I grew up in Chicago during the "Jordan Era." Now, most cities don't name a historical era after a sports figure, even a prominent one. You don't hear about the "Urlacher era," the "Iverson era," or the "Malone era" too often. Nonetheless, the term "Jordan era" exists because Michael Jordan elevated himself to another level while winning six NBA championships: he became the greatest basketball player ever and quite possibly the greatest athlete who ever lived. So, knowing that, which other basketball greats were transcendent enough to be considered the best ever at their respective positions? Let's take a look:
Point Guard: Magic Johnson
In truth, Magic Johnson was never a pure point guard. He was 6' 9" and quite large, which meant he was capable of playing all five positions on the court. Indeed, he famously filled in for an injured Kareem and put up one of the most memorable Finals stats lines in NBA history: 42 points, 15 rebounds, 7 assists, and three steals as a center in a Game 6 win that carried the Lakers to the 1980 title. Such incredible versatility was the key to Magic's enduring greatness: he adapted his playing style to what his team needed at the time and was always capable of making his teammates better. Ultimately, this earned him five NBA titles in ten seasons (1980, 1982, 1985, 1987-88), three MVP awards (1987, 1989-1990), and twelve All Star berths as the most dominating player of the 1980s. He remains the only player who could conceivably challenge Michael Jordan's claim to the title of "Greatest Player of all Time."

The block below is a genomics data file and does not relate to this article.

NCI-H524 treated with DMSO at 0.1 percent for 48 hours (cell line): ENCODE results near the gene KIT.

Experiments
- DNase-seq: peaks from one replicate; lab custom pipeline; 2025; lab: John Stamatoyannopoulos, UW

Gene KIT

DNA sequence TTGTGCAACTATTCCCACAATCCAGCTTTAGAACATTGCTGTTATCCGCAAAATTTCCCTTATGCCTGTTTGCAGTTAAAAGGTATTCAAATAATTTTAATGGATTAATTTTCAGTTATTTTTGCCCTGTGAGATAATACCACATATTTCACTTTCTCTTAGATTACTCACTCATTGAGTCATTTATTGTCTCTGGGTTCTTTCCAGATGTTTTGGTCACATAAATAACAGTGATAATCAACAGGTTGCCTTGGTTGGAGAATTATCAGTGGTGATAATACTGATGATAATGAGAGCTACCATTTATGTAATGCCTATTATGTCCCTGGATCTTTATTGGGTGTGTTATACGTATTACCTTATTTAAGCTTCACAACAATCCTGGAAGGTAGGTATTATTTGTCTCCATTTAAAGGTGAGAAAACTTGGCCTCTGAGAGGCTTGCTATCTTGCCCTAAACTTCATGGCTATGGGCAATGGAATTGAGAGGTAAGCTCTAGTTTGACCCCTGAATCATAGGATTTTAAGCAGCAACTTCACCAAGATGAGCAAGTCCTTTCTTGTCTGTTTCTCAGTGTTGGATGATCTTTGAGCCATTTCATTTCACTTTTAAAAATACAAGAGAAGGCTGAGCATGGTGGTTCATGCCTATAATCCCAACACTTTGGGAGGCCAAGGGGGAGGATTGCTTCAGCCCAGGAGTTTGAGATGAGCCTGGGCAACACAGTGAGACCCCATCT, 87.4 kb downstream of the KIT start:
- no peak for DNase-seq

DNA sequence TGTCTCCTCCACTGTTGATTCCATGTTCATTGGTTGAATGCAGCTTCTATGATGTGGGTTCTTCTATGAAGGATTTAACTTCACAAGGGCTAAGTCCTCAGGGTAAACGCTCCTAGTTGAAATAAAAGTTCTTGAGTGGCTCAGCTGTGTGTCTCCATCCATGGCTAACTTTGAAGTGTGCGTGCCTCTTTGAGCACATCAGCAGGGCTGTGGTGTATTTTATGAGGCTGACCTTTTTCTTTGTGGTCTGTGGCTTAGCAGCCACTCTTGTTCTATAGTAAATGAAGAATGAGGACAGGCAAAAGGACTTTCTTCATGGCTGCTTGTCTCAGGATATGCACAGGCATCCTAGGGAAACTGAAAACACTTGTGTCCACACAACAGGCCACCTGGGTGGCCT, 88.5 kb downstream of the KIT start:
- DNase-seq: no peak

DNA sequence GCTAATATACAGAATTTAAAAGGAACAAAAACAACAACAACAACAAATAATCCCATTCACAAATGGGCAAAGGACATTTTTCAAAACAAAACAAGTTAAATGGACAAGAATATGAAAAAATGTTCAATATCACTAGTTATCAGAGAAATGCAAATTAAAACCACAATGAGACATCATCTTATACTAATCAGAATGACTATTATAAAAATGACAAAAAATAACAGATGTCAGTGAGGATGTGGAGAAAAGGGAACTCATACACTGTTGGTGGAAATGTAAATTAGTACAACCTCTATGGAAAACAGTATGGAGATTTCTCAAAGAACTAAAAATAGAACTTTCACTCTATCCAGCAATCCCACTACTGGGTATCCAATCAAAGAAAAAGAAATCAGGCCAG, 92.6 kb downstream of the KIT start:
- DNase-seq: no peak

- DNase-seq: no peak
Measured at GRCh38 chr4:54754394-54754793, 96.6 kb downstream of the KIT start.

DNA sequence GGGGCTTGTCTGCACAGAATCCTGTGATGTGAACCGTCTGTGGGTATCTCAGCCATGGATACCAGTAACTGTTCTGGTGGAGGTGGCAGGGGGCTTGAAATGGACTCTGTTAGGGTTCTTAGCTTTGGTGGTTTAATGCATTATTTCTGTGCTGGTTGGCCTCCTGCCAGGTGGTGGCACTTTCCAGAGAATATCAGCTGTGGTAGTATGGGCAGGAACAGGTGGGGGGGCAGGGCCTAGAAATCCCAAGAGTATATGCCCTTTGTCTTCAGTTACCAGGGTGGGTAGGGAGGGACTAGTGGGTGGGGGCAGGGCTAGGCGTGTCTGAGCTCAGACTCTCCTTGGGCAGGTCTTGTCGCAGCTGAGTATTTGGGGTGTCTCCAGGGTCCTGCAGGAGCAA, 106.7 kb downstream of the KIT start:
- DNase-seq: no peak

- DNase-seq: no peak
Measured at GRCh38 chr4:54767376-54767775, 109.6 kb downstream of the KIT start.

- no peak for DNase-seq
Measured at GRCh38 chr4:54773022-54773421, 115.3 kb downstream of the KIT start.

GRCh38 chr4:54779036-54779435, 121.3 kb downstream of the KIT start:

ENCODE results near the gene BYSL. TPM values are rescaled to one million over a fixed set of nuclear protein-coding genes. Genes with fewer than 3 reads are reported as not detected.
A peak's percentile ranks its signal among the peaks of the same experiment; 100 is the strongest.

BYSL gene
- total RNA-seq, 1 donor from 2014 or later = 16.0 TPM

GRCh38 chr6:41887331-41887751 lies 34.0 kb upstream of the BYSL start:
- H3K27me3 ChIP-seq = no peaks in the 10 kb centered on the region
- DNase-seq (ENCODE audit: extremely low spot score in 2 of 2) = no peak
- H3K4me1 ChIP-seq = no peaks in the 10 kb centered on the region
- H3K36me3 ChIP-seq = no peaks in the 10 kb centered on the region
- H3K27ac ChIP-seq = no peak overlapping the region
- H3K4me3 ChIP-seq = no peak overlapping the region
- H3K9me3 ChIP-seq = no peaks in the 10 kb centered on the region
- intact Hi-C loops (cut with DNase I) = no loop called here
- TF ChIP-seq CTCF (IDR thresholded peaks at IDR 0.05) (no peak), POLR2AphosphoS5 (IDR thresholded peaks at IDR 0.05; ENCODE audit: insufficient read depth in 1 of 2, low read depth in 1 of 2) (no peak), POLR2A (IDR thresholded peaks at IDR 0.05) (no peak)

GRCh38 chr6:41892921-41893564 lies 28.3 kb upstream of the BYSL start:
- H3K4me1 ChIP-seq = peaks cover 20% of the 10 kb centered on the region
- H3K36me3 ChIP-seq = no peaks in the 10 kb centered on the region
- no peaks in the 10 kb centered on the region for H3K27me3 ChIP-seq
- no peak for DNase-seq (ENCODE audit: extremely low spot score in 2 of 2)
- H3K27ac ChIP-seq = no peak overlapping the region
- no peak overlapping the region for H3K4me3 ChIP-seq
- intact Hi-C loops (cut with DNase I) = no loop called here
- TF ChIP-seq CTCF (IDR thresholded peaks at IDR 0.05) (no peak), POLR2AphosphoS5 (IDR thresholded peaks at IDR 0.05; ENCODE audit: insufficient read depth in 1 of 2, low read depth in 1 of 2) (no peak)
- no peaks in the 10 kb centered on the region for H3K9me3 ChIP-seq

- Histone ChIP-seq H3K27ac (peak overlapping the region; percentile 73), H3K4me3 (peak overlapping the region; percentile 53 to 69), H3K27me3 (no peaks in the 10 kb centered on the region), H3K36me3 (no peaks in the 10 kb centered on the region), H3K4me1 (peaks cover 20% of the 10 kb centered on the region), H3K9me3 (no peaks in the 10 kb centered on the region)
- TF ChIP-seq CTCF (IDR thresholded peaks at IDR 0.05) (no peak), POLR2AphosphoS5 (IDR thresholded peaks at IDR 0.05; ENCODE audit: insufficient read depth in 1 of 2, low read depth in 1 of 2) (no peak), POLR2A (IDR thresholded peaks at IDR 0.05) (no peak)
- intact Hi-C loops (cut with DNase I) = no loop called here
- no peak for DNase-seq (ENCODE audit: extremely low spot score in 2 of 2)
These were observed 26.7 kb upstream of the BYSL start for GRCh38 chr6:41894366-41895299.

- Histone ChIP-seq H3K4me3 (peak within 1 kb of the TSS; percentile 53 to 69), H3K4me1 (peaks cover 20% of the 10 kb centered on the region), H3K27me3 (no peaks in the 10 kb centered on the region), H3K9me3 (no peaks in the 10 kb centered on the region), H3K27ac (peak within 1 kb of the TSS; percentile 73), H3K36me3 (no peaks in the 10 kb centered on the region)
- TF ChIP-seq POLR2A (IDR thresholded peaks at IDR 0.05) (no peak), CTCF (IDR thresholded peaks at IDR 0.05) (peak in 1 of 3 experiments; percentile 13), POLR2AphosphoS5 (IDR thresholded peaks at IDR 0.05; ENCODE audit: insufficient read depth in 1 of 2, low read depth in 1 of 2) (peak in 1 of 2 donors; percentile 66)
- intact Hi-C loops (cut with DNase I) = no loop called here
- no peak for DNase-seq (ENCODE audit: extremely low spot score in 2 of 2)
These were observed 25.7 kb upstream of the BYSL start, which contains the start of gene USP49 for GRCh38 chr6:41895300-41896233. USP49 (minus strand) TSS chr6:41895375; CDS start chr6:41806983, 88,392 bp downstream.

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Shooting Guard: Michael Jordan
I grew up watching His Airness and, despite his managerial foibles, he remains my favorite sports figure. What made Jordan special was that he matched incandescent talent with a burning competitive fire that drove him to work harder than anyone else. There are a handful of players who have had Jordan's pure talent (Vince Carter and Tracy McGrady for example) but none have paired it with a similar work ethic (sorry Vince), winning attitude (sorry Tracy), or pure basketball acumen (sorry anyone else). Jordan knew every facet, angle, and nuance in the game of basketball and tailored his game to incorporate them all, which was why he won an MVP and an NBA title at 36 years old.
On top of all that, Jordan dominated his era of basketball like no other player. While Bird and Magic were winning titles in the 1980's, Jordan dazzled audiences but needed his supporting cast. He got them with the additions of Scottie Pippen and Horace Grant and the results were telling: six NBA titles (1991-3, 1996-8) in eight years (and he was retired in 1994 and most of 1995). When paired with his ten NBA scoring titles and five NBA MVPs, it creates a legacy that is unlikely to ever be eclipsed by any other basketball player.
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Small Forward: Larry Bird
LeBron James may be the most talented small forward to ever play the game but Basketball Jesus was the best. Larry Bird was an incredible talent to be sure but, like Jordan, he used his competitive fire and work ethic to drive his game to another level. A born scorer with the sweetest stroke in the game, Bird developed the ability to drive to the hoop and perfected the dish out assist. As a result, he was essentially un-defendable in his prime and won three NBA titles (1981, 1984, 1986) and three NBA MVP awards (194-1986) in his prime. Only his back problems and the unexpected death of future complimentary star Len Bias kept Bird from winning championships well into the 1990s.